And yet, as brilliant as Argentina were this afternoon, it is undeniable that luck played a big part in their 41 thrashing of feisty South Korea at Johannesburg Soccer City. But then again, luck (mostly) favours the brave.
First things first: Argentina have handed a football lesson to the Spaniards. Having all of the possession and doing diddly-squat with it isn’t going to get you very far. The only statistic that matters at the end of the day is the number of goals scored. Argentina had no problems with that this afternoon.
Diego Maradona may be, er, a difficult man, but he’s always had luck on his side (the Hand of God rests on him, if you will) and it seems that luck has rubbed off onto his team, as was demonstrated by Argentina’s first goal. What was a pedestrian, sub-par cross by Lionel Messi into the South Korean penalty box, took a wicked deflection off a defender’s foot and went inside for an own goal. But that cross came from a free kick that had been forced out of the Korean defenders, who seemed to have little idea how to contain the Angel Di Maria, Carlos Tevez and Messi, who played the football we’ve come to expect of him, making those insanely quick, juddering runs of his, and earning free kick after free kick from the scrambling Korean defence.
Photo: Argentina’s (L-R) Martin Demichelis, Nicolas Burdisso and Javier Mascherano try to head the ball as South Korea’s Lee Jung-soo tries to defend during their 2010 World Cup Group B soccer match at Soccer City stadium in Johannesburg June 17, 2010. REUTERS/David Gray
Luck had little to do with Gonzalo Higuian’s first goal of the game in the 32nd minute when he did well to slot a cross past Jun Sun Ryong, who could have perhaps done better in that situation.
Despite the emphatic manner of Argentina’s second win of the World Cup, not all is well with their team. The problem seems to be their proficiency in attack, which causes lethargy in their back line. Just before half time, Lee Chung Yong pounced on Demichelis, who was taking forever to clear a ball, and scored. The other problem with Argentina’s back line is their running defence – they seem to have no idea what to do against counter-attacks. You could drive an eighteen-wheel freighter through the gaps their centre backs left as they back-tracked against South Korea’s swift advances. This will be a massive problem for Argentina, especially in the next levels of the tournament, when they come up against teams who can plan properly and punish their sloppy defence.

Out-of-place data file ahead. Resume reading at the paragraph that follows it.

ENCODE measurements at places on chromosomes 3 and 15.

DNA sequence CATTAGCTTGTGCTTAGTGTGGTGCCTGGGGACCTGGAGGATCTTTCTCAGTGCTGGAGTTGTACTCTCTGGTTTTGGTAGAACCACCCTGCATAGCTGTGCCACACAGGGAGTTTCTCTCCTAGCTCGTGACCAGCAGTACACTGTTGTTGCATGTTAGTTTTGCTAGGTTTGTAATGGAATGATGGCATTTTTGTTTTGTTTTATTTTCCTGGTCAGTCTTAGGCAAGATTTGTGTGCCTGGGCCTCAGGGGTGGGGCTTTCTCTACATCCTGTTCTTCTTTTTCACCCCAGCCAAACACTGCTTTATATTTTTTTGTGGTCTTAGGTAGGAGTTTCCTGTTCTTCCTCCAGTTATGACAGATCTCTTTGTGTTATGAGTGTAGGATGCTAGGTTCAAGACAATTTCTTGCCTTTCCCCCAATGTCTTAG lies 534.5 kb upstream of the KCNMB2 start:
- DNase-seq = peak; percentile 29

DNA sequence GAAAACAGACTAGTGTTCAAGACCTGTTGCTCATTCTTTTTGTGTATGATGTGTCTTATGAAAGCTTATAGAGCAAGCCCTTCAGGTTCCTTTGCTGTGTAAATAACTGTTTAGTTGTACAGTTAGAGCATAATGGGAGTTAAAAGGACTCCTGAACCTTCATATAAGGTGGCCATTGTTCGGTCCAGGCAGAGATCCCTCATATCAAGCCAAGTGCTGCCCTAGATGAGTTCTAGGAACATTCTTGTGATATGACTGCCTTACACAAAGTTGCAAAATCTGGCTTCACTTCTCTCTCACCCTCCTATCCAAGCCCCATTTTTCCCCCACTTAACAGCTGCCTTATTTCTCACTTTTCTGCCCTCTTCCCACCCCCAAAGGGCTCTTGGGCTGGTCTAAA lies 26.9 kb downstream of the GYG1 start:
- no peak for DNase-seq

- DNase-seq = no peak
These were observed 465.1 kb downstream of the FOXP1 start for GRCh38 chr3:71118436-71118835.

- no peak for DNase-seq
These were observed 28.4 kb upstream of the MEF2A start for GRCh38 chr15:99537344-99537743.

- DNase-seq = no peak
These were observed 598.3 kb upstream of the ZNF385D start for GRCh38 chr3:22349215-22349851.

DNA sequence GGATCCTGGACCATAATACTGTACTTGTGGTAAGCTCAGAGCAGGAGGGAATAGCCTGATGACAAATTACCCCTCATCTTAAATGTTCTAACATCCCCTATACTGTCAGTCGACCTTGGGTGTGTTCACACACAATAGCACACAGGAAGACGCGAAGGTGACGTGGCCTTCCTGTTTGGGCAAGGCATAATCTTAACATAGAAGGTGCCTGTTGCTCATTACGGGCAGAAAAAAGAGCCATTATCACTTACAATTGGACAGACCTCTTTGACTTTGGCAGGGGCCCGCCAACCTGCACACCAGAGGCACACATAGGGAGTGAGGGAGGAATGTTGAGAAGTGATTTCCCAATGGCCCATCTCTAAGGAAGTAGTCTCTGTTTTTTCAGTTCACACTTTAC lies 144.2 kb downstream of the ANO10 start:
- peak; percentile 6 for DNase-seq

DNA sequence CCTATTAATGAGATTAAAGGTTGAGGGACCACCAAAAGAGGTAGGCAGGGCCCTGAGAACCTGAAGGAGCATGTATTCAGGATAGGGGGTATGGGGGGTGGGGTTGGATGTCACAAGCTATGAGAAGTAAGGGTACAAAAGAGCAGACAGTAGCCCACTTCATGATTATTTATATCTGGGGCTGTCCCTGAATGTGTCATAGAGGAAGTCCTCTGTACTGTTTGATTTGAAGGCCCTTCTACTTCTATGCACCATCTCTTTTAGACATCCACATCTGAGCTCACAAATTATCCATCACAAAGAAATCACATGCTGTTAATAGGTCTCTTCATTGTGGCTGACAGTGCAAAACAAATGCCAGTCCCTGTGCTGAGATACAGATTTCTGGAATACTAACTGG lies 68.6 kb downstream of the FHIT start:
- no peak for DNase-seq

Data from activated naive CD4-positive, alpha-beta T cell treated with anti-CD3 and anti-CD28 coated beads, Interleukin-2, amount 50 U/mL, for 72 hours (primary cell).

There are no such issues with Argentina’s attack, though. Maradona opted to play with six forwards in this match, a strategy which worked as wave after wave of Argentine attack swamped the South Koreans. Luck was on the South American’s side again in the 75th minute as a shot by Lionel Messi took a deflection off the post and landed at Gonzalo Higuian’s feet right in front of an empty post. Replay showed that Higuain had been offside, but that will be little consolation to the South Koreans.